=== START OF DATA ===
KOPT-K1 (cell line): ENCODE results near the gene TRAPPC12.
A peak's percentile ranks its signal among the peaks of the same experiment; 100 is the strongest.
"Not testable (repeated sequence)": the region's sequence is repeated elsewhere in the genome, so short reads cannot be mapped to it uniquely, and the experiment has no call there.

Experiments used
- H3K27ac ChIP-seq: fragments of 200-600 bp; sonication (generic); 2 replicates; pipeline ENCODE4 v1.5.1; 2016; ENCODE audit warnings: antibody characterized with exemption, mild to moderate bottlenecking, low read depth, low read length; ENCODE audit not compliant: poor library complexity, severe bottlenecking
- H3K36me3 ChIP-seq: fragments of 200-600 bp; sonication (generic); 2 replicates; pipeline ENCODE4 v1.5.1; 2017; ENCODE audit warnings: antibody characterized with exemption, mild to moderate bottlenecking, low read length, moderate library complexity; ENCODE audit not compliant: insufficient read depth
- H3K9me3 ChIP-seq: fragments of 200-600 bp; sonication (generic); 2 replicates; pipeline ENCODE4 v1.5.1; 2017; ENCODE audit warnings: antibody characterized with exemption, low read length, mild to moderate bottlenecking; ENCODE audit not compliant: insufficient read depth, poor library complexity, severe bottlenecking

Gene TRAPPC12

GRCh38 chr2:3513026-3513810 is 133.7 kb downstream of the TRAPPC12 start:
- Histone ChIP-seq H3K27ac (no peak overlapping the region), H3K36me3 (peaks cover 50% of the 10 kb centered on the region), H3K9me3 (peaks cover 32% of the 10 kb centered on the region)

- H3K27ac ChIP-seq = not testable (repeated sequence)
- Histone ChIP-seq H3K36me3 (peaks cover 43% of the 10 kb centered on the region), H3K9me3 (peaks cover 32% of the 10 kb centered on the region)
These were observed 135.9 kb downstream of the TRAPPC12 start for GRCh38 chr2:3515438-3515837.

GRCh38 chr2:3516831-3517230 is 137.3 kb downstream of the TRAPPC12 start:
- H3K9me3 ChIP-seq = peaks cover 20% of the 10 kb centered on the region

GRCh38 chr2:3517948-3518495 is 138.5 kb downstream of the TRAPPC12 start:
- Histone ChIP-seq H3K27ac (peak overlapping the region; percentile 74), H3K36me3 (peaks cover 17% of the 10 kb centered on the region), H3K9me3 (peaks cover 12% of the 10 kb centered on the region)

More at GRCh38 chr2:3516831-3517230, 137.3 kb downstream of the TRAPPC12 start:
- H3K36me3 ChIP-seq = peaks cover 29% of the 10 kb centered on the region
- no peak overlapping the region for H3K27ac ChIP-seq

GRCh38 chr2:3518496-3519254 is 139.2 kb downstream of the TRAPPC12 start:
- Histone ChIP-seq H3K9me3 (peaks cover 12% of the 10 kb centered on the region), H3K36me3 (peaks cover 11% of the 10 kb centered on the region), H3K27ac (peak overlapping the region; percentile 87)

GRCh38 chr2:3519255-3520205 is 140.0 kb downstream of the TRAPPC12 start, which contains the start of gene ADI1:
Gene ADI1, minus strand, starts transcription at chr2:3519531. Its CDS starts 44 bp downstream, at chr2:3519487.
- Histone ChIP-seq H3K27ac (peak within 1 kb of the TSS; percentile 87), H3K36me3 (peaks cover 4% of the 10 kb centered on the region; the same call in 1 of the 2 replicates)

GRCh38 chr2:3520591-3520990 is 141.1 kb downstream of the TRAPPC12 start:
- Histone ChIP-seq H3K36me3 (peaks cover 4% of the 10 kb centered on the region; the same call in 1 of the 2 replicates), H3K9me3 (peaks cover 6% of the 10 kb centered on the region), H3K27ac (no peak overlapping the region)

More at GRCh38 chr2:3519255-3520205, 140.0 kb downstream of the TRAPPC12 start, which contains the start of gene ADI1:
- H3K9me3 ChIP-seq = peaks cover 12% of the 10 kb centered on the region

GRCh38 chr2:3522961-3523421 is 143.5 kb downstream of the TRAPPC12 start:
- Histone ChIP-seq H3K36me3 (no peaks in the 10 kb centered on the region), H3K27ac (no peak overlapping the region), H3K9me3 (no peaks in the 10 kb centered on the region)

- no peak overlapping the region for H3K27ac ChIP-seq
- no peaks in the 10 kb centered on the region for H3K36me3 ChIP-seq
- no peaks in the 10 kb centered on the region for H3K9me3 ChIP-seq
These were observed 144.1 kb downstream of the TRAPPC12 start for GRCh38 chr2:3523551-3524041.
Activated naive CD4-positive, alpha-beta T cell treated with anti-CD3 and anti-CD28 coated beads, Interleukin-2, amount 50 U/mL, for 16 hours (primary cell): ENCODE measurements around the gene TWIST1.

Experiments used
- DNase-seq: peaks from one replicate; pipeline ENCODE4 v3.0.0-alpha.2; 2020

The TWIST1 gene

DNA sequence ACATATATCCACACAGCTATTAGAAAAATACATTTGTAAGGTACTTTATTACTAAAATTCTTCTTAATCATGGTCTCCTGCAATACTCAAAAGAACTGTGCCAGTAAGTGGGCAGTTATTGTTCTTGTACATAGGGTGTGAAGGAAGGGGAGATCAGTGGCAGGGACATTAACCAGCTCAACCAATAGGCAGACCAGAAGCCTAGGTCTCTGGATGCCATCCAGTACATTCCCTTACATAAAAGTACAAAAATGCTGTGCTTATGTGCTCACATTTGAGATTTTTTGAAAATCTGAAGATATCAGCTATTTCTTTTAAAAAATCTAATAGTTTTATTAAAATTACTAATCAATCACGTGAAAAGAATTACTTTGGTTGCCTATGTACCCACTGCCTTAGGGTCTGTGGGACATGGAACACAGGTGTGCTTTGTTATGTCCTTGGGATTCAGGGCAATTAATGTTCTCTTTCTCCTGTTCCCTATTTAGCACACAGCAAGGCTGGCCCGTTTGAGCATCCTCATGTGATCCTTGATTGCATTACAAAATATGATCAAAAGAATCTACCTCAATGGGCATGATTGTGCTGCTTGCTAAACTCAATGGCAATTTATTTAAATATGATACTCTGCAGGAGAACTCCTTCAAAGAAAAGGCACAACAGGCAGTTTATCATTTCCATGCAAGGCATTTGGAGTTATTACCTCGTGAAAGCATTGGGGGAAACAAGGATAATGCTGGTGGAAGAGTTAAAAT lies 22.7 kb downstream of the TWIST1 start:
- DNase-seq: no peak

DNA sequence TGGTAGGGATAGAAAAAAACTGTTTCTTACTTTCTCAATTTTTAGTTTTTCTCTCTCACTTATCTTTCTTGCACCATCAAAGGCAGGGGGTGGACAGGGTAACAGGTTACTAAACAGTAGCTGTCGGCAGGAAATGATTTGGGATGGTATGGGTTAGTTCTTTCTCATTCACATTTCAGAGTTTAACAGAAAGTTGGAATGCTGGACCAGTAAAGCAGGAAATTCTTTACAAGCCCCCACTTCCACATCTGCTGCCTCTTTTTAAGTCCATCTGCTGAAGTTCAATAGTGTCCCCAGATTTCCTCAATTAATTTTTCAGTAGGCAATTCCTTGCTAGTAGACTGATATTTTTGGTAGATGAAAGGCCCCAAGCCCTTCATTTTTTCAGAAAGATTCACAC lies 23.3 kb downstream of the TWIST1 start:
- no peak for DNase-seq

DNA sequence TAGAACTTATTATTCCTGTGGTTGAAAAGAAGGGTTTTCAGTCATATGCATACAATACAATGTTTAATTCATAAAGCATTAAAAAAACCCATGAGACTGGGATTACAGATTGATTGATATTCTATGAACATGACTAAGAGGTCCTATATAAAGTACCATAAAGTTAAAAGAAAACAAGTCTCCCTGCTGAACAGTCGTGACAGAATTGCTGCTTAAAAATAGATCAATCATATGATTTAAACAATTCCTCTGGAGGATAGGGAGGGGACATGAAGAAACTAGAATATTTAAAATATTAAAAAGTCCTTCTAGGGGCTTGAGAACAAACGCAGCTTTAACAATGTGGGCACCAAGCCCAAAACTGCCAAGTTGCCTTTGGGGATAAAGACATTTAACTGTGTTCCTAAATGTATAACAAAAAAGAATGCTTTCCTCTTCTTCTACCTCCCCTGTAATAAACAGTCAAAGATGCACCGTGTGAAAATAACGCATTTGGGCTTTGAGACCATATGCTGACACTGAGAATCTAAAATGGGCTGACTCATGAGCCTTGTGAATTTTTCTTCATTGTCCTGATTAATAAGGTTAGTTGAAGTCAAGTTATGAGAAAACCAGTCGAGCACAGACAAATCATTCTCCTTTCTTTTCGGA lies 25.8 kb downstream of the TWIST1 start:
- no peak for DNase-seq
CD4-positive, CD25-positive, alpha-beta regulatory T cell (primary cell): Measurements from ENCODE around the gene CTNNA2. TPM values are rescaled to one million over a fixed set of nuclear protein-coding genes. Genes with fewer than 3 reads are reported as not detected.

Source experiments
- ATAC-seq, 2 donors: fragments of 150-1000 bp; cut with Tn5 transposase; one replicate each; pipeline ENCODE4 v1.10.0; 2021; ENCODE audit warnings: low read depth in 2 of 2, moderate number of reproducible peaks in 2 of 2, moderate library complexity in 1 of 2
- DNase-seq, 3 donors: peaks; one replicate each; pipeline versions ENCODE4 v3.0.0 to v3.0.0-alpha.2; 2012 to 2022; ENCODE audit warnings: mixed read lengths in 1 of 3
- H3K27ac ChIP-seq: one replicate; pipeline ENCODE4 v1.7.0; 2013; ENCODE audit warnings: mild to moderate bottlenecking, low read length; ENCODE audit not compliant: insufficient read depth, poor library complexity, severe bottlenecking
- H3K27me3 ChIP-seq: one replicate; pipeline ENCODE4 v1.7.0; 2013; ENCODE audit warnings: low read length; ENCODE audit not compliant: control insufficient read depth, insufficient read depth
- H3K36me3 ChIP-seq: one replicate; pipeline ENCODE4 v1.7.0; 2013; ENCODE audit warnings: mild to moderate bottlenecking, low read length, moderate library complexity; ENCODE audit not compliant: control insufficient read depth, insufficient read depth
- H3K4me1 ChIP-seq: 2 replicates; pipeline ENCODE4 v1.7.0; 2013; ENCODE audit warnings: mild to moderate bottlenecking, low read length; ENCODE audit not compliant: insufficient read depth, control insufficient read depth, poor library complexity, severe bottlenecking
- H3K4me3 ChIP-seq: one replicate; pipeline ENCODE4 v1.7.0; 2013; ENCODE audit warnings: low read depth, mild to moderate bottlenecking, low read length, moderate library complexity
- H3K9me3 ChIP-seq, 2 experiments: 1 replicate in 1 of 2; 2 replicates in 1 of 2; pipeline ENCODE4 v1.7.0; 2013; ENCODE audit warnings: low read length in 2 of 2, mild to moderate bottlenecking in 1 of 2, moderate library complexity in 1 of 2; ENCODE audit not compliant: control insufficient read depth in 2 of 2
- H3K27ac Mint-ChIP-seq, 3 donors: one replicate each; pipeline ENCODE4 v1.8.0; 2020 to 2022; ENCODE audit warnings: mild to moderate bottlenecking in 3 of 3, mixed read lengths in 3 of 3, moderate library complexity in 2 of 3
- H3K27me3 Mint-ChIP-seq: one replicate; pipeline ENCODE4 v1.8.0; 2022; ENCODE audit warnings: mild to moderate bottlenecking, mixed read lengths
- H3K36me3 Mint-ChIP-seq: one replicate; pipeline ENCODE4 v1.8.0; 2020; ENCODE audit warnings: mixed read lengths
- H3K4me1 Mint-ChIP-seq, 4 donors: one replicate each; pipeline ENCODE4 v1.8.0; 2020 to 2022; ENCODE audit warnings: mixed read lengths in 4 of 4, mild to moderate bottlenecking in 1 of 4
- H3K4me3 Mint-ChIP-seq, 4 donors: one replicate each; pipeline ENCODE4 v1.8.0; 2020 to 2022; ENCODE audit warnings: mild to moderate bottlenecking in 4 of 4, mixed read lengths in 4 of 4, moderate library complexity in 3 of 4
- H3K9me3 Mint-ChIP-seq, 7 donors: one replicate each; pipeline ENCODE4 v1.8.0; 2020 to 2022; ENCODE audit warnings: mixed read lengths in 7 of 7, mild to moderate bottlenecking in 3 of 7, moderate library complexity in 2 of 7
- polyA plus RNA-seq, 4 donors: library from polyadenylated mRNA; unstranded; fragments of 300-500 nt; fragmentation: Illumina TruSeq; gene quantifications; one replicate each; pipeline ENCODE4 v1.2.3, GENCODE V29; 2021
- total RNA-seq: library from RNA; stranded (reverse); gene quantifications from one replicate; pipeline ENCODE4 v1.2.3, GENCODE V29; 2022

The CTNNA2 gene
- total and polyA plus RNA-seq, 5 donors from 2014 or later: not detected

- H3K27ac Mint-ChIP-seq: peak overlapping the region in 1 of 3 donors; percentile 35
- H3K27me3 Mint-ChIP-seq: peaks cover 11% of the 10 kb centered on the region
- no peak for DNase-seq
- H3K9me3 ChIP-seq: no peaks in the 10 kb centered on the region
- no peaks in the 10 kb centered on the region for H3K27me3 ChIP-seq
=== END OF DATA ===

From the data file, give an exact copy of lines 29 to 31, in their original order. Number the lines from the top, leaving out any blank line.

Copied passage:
- H3K9me3 ChIP-seq = peaks cover 12% of the 10 kb centered on the region

GRCh38 chr2:3522961-3523421 is 143.5 kb downstream of the TRAPPC12 start:
- Histone ChIP-seq H3K36me3 (no peaks in the 10 kb centered on the region), H3K27ac (no peak overlapping the region), H3K9me3 (no peaks in the 10 kb centered on the region)